“Well that’s perfectly normal, too,” I said.
Isaac, either not listening or not caring, said, “This is an iPhone 4.”
“No it’s not,” I said. “It’s a 4S.”
“Nuh-uh, if it was a 4S it would have Siri.”
“It does have Siri.”
“No it doesn’t.”
So I took the phone from him and showcased the 4S by holding down the home button and asking, “What time is it?” when Siri popped up.
Isaac took the phone back, activated Siri again and said, “Call … my boyfriend!”
The two of them laughed out loud at that and I thought it was harmless, but after a few minutes, somehow Isaac was able to find Richard in my address book and then attach the label “my boyfriend” to him. (Man, kids and technology nowadays!) It actually started to call him when I finally snatched the phone back and said, “Okay that’s it! Out of the office!”
“I’m gonna tell everyone that you have a boyfriend!” the sister threatened with a big, fat, mischievous grin on her face.
“I don’t care,” I teased back rather childishly. “It’s not a secret.”
Not convinced by my answer, she ran down the stairs and ducked into a bedroom. I took my empty wine glass into the kitchen, where Jessica promptly refilled it. I was chatting with some of the other adults for only a minute or so before the girl ran in and shouted to everyone, “Jonathon has a boyfriend! He has a picture of him on his phone!”
If I’m completely honest I’m sure I reddened a little, but no one seemed to have noticed. The woman who was speaking didn’t even allow the girl to interrupt her speech. A man who must have been her dad turned to her and said, “Yes, yes, Abby, now go play.” He shooed her away and turned right back to the conversation, not giving her outburst a second thought.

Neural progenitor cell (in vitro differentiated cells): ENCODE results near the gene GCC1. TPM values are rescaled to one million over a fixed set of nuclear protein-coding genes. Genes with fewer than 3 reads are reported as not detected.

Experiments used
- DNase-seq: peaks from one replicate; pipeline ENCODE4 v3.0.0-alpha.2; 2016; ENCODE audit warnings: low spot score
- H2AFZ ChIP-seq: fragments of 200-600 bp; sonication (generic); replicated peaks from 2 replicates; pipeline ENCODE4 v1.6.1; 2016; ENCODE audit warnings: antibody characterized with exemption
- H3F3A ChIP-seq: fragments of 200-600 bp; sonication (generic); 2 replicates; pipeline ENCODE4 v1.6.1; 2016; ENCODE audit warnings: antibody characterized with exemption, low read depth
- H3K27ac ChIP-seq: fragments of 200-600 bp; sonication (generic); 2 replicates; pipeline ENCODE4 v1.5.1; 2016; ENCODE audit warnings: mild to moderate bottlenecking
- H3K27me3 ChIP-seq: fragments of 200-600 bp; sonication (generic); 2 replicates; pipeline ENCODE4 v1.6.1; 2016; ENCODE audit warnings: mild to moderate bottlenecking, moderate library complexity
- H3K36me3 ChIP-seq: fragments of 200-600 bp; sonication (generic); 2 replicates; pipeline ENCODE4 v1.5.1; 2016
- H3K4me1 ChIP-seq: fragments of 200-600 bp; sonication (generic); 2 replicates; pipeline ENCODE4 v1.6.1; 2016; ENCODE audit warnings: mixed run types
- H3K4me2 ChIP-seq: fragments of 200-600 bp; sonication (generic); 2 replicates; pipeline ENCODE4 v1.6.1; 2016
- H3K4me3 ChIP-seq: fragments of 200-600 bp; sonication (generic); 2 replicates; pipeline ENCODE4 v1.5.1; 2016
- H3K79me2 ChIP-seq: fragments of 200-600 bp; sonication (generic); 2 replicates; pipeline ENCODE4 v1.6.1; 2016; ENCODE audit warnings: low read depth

And that was it. She ran off and went back to playing with the other children, and I finished my work there for the day (and had a lovely lamb burger and some grilled Halloumi cheese). Afterwards part of me wondered if being honest about my sexuality to an 8-year-old was appropriate, but then I thought, why not? If they are old enough to have girlfriends, then they are old enough to understand that some people are gay.
I’m glad Abby’s father dismissed his child’s apparent revelation of a scandal as mere silliness. But obviously at some point Abby learned that if boys love boys (or if girls love girls), then that’s weird. Or perhaps she had never considered that kind of situation before. But either way, maybe it’s important to be prepared to have a brief discussion with children about that when they’re ready.
Parents shy away from discussions like this because they don’t like to think of their children (or any children) as sexual beings. But why aren’t they? Humans are sexual beings, and children are humans. We don’t think it’s weird when hordes of screaming prepubescent girls chase One Direction down the street (though maybe we should – that’s a bad example), or when a boy and a girl play at a pretend wedding. So why is there a discrepancy with gays? We don’t think twice about straight behaviour. I think it comes from an underlying subconscious prejudice that some of us have that still equates “straight” with “normal”.
So how young is too young to talk about homosexuality? The simple answer is that it’s the same age you feel it’s too young to talk about sexuality in general. Why make it a different topic? Perhaps the six-year-old girl was horrified by the thought of kissing because she innocently didn’t understand it. But the fact that she even saw it means she’s already slowly being introduced to a world with sex in it. Wouldn’t you rather your child grow into an adult with a healthy attitude towards sex? They won’t become that by only paying attention to the media.
I get really annoyed at adults who say things like, “I can’t tell my teenage children about gay people; they just wouldn’t understand.” Why not? Why is it such a difficult thing to explain? When adults make homosexuality a taboo subject, children interpret that to mean it is something shameful. And if they’re being taught those sorts of things while growing up, it will be harder to convince them otherwise once they’re adults.
Kids are learning machines and they are naturally inquisitive and they will ask questions. So when they do, let’s just answer them honestly. It shouldn’t have to be weird at all.
[some details that are irrelevant to the story (e.g. people’s names) have been changed to protect you from the wrath of my invisible pink unicorn]